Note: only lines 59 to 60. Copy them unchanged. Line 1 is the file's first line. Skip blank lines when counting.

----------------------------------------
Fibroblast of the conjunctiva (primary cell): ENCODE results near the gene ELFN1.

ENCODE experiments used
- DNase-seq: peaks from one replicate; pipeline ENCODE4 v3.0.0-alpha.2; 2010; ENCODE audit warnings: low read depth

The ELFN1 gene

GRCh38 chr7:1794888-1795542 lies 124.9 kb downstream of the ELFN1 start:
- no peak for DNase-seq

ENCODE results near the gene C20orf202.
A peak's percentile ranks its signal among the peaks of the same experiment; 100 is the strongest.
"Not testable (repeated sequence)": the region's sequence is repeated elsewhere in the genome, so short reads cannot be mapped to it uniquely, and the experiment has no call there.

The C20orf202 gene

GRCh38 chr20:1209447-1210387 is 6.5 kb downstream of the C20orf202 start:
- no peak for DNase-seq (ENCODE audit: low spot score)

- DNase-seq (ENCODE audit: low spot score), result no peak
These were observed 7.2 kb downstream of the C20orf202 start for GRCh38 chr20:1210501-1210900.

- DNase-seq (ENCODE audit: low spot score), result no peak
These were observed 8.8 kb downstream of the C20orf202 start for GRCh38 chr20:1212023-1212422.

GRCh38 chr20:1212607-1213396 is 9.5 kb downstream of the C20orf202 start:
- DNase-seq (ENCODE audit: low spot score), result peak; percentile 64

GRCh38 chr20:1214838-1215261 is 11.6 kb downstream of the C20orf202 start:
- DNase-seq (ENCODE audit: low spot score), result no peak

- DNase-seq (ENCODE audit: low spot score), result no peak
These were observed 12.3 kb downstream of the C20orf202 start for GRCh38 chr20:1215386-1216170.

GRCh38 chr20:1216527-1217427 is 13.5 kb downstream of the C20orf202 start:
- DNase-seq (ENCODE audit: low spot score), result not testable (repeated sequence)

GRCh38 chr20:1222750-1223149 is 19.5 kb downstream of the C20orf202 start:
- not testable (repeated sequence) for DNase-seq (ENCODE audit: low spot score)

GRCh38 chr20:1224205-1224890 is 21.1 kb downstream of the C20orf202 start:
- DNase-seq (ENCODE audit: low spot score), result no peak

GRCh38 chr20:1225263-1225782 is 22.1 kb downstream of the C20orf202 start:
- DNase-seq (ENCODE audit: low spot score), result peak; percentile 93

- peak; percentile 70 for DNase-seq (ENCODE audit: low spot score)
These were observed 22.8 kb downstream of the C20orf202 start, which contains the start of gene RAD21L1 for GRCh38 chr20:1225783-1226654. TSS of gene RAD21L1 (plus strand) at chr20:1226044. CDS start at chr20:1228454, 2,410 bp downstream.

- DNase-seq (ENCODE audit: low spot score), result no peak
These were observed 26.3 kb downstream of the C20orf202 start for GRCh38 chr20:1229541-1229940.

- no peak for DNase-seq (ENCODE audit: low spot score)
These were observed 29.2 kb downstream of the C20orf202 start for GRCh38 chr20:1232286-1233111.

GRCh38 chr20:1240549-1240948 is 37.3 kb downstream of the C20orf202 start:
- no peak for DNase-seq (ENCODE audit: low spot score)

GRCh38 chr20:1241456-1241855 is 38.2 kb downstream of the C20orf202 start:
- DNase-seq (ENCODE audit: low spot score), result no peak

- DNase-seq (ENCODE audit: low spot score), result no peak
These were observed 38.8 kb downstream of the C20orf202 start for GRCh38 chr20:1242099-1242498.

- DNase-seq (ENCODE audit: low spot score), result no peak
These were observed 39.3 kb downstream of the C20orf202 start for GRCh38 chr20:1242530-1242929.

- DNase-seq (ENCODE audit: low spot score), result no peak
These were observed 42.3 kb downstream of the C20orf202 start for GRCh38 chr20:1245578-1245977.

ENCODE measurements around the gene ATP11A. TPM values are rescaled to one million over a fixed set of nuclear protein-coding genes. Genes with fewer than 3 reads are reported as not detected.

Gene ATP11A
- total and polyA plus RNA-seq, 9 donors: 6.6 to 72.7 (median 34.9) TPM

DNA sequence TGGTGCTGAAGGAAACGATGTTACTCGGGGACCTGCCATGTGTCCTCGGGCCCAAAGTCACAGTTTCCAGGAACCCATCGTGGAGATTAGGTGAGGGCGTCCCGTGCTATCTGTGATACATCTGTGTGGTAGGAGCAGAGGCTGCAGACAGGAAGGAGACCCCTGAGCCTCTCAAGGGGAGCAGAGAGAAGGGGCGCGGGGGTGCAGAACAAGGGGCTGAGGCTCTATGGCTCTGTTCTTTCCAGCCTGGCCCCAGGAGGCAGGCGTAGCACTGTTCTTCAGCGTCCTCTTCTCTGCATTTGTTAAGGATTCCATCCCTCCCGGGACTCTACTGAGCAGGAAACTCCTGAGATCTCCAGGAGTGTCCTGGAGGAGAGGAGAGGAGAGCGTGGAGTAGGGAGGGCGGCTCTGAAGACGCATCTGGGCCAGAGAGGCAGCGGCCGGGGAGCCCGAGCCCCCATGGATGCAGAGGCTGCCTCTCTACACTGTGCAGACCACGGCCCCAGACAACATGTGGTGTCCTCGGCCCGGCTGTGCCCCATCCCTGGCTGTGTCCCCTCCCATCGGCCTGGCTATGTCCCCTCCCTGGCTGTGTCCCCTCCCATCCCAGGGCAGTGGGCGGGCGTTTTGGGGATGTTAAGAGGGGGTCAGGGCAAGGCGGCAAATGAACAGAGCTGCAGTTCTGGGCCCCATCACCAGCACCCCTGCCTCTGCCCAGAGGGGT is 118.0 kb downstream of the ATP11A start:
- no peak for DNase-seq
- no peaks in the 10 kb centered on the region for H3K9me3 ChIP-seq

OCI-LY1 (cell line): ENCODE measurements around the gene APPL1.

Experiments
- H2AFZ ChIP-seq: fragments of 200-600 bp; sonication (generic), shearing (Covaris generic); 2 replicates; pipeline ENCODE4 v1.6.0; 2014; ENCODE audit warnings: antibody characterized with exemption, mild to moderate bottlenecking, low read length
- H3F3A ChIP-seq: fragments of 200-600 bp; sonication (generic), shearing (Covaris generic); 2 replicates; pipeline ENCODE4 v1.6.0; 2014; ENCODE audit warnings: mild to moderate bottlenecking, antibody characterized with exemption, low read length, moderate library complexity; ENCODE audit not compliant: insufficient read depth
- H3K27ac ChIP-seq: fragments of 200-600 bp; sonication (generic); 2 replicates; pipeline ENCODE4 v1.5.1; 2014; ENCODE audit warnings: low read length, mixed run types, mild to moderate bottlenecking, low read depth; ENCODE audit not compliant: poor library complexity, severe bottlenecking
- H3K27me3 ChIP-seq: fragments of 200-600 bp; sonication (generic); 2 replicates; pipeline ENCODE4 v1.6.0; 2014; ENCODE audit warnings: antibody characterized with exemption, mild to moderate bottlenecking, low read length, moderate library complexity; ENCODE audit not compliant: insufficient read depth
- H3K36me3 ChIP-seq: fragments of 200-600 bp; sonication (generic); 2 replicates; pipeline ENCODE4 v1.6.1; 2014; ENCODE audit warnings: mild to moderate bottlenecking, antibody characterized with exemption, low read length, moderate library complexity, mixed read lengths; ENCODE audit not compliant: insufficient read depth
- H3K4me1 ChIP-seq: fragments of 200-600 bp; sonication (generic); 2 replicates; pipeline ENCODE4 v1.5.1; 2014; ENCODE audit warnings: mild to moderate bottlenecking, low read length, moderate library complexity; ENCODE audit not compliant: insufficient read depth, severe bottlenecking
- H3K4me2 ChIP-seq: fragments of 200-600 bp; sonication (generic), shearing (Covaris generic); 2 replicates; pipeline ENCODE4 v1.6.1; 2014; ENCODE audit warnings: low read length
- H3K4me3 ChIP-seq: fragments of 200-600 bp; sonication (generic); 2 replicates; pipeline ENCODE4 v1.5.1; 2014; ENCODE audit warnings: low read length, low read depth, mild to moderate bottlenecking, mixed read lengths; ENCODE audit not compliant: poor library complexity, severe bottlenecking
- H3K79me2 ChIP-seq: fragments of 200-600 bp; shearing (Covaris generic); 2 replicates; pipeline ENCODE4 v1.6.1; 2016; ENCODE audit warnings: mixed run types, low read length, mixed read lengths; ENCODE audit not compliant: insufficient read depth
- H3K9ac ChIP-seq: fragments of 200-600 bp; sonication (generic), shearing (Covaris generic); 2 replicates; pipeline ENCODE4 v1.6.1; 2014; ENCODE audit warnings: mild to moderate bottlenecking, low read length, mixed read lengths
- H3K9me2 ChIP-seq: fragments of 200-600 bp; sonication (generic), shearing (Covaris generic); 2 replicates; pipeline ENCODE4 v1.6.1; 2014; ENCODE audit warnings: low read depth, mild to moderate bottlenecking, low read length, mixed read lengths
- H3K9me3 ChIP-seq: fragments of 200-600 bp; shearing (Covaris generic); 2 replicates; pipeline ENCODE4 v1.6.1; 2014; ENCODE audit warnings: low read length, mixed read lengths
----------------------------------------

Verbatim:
- H3K36me3 ChIP-seq: fragments of 200-600 bp; sonication (generic); 2 replicates; pipeline ENCODE4 v1.6.1; 2014; ENCODE audit warnings: mild to moderate bottlenecking, antibody characterized with exemption, low read length, moderate library complexity, mixed read lengths; ENCODE audit not compliant: insufficient read depth
- H3K4me1 ChIP-seq: fragments of 200-600 bp; sonication (generic); 2 replicates; pipeline ENCODE4 v1.5.1; 2014; ENCODE audit warnings: mild to moderate bottlenecking, low read length, moderate library complexity; ENCODE audit not compliant: insufficient read depth, severe bottlenecking